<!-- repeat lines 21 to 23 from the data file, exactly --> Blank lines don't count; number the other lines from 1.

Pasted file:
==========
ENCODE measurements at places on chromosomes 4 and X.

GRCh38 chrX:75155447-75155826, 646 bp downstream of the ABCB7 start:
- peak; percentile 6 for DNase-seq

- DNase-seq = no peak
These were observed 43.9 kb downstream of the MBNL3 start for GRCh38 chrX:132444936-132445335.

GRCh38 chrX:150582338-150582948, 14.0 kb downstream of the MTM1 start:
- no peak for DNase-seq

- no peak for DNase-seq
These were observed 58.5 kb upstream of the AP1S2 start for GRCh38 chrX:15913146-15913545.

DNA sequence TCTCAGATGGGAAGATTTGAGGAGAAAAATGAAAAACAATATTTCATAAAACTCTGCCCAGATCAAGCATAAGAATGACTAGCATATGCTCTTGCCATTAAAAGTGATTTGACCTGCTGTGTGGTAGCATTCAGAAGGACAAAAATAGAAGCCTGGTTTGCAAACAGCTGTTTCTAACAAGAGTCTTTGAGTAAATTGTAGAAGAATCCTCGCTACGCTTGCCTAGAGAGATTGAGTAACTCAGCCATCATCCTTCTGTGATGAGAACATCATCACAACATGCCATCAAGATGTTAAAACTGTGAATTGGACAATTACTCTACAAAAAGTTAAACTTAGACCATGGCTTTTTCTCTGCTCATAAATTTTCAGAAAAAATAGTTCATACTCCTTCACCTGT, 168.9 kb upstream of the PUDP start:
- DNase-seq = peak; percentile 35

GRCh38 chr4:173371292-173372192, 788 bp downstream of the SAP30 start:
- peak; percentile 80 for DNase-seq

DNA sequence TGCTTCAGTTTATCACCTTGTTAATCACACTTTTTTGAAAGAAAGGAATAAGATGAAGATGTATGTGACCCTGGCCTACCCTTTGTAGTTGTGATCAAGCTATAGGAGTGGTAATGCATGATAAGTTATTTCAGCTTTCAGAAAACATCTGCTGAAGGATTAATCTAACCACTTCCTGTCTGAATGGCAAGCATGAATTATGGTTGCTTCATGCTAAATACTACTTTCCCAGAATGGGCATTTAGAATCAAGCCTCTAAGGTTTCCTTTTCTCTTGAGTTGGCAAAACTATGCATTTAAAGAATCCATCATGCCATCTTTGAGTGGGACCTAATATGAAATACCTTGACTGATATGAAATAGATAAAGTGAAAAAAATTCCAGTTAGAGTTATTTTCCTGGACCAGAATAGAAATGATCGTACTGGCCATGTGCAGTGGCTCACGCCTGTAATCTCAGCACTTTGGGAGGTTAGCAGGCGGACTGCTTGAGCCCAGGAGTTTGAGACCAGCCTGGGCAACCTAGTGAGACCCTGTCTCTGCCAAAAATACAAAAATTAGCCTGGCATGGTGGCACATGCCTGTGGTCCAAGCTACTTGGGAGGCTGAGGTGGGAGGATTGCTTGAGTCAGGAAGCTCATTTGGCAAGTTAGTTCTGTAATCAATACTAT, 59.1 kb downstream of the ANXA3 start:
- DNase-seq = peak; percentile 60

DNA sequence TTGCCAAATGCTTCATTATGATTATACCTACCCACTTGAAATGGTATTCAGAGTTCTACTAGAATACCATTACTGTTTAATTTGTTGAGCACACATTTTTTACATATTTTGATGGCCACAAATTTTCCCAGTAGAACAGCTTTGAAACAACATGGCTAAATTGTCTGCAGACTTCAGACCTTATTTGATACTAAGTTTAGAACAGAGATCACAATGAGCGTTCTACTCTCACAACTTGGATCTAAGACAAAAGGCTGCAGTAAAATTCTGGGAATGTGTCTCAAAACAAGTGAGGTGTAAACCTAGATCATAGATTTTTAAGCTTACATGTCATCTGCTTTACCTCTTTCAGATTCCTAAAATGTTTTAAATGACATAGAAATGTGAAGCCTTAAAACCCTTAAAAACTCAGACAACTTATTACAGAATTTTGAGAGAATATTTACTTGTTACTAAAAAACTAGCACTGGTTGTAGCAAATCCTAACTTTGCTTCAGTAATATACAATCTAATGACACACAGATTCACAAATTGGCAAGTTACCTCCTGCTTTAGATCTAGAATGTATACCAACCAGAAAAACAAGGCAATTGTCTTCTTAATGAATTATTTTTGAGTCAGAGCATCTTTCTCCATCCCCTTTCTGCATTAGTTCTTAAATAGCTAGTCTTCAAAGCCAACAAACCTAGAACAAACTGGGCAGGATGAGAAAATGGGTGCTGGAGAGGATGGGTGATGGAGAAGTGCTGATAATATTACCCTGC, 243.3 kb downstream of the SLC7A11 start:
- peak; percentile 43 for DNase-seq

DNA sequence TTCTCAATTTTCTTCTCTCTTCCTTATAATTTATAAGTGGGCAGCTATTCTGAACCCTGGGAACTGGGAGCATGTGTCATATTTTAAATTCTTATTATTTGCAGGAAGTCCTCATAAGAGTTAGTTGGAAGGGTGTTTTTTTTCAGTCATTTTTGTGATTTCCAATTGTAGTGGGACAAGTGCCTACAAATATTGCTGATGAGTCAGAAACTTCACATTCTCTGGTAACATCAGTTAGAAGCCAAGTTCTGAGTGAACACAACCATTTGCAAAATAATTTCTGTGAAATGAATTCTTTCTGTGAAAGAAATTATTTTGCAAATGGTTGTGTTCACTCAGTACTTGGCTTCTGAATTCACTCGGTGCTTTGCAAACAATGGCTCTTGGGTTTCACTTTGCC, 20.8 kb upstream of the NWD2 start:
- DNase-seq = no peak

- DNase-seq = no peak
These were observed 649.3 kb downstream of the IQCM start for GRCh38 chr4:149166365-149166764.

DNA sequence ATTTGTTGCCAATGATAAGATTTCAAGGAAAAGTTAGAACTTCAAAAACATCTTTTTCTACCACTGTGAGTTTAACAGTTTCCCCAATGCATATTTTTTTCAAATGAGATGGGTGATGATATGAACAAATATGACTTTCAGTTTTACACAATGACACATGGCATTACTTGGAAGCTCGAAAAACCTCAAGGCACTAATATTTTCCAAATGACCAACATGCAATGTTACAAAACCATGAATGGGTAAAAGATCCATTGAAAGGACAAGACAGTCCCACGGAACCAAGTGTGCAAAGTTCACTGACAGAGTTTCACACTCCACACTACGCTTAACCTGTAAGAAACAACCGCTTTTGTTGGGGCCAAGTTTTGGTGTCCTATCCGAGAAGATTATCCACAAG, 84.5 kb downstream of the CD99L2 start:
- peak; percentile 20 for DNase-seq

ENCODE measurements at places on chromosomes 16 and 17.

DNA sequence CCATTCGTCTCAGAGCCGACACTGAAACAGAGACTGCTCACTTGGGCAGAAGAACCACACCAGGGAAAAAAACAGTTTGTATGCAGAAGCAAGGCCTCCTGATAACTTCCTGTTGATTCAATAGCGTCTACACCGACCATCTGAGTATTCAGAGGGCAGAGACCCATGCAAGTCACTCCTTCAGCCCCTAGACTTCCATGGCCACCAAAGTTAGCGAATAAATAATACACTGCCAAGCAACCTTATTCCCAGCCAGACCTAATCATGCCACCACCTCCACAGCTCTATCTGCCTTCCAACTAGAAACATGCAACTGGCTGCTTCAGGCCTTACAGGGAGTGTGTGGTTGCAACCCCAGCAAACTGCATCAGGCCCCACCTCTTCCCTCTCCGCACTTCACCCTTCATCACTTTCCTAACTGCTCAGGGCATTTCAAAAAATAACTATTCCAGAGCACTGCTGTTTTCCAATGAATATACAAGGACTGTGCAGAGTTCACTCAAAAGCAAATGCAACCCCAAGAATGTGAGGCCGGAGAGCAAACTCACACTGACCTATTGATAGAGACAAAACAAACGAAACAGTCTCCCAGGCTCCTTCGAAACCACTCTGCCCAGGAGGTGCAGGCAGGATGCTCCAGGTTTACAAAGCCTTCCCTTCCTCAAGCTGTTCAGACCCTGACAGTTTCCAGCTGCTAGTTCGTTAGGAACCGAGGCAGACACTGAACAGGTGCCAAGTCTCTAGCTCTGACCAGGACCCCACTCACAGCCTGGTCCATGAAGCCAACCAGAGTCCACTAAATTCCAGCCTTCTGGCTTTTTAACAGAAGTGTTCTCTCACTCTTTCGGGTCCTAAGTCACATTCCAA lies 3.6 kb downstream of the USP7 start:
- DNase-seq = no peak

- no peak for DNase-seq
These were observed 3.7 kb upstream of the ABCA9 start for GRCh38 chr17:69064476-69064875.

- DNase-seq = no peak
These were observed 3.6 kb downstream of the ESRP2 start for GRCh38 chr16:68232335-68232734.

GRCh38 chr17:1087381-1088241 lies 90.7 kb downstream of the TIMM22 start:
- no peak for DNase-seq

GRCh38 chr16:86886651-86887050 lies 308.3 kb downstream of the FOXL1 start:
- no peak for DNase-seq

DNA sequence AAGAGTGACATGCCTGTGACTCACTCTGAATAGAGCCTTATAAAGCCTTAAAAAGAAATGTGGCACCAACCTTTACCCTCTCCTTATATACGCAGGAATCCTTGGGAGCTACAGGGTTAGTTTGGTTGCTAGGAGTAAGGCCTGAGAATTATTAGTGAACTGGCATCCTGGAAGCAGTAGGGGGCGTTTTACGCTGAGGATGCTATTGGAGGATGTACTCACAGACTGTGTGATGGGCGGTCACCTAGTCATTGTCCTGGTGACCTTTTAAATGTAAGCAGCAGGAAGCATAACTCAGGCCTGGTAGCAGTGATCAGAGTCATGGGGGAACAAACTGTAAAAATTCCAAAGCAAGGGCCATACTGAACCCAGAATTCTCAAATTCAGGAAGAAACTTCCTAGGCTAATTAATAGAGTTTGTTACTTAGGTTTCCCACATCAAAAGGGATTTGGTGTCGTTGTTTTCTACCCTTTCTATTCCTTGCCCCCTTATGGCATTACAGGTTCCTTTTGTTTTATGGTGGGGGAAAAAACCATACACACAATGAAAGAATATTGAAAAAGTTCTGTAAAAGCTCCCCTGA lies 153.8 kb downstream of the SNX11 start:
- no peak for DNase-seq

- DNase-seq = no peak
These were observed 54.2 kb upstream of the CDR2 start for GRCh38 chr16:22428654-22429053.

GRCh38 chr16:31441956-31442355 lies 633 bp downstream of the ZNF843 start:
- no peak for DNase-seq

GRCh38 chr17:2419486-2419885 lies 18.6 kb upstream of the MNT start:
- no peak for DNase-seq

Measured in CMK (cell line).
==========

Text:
These were observed 649.3 kb downstream of the IQCM start for GRCh38 chr4:149166365-149166764.

DNA sequence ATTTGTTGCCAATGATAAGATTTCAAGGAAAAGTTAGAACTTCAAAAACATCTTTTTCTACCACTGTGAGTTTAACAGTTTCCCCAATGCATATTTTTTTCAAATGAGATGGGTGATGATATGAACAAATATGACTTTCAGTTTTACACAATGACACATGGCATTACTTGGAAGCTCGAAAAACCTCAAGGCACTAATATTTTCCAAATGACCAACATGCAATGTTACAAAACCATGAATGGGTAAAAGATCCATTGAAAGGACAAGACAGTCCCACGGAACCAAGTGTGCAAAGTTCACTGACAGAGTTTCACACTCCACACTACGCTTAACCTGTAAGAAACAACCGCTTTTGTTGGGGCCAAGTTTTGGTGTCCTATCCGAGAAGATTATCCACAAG, 84.5 kb downstream of the CD99L2 start:
- peak; percentile 20 for DNase-seq